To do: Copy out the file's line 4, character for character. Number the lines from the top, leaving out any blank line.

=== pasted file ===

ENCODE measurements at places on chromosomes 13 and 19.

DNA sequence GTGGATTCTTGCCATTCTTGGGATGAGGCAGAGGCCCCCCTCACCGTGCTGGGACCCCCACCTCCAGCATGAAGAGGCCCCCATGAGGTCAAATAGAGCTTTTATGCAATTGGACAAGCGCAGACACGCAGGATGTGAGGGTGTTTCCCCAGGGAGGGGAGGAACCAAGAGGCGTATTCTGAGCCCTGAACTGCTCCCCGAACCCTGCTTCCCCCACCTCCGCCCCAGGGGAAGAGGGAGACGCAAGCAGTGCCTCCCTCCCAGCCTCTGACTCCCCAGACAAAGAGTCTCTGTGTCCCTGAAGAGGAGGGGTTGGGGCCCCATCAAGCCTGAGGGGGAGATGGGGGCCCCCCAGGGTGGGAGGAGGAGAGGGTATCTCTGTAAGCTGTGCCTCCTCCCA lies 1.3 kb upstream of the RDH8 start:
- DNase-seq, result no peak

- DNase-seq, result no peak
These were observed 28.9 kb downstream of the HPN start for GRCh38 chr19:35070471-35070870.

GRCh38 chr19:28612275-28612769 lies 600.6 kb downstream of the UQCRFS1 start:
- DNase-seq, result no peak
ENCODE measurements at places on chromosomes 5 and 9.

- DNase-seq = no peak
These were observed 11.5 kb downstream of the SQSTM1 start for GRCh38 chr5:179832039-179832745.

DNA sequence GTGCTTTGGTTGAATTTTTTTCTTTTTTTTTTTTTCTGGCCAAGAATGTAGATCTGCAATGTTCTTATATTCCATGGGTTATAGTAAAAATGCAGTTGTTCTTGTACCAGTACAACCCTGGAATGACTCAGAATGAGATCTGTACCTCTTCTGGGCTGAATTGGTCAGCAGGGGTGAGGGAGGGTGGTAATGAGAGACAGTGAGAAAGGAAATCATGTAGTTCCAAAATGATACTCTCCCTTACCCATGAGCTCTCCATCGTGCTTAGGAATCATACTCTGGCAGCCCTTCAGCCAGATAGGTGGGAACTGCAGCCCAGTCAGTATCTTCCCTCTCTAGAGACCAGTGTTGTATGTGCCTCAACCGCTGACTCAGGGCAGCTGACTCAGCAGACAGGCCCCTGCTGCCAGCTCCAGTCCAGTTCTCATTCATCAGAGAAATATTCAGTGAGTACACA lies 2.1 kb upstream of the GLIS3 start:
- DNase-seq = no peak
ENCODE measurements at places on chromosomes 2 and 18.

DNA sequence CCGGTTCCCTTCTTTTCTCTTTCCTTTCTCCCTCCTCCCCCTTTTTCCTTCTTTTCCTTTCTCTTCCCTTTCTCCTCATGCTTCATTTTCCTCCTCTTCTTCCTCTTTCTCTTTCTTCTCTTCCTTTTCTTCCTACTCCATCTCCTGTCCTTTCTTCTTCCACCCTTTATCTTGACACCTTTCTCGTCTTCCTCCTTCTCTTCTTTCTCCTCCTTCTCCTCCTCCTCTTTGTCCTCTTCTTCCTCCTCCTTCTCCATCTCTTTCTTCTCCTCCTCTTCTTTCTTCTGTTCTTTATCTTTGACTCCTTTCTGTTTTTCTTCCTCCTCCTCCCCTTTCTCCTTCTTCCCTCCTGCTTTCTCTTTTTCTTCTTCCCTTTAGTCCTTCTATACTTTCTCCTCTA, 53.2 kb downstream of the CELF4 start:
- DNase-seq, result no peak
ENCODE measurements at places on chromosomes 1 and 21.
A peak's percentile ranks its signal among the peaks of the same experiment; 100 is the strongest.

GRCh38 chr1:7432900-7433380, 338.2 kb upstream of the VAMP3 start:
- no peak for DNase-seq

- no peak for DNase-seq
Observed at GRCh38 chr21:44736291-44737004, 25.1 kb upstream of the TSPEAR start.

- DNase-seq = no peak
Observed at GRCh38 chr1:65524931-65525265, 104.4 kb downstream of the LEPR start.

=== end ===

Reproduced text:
- DNase-seq, result no peak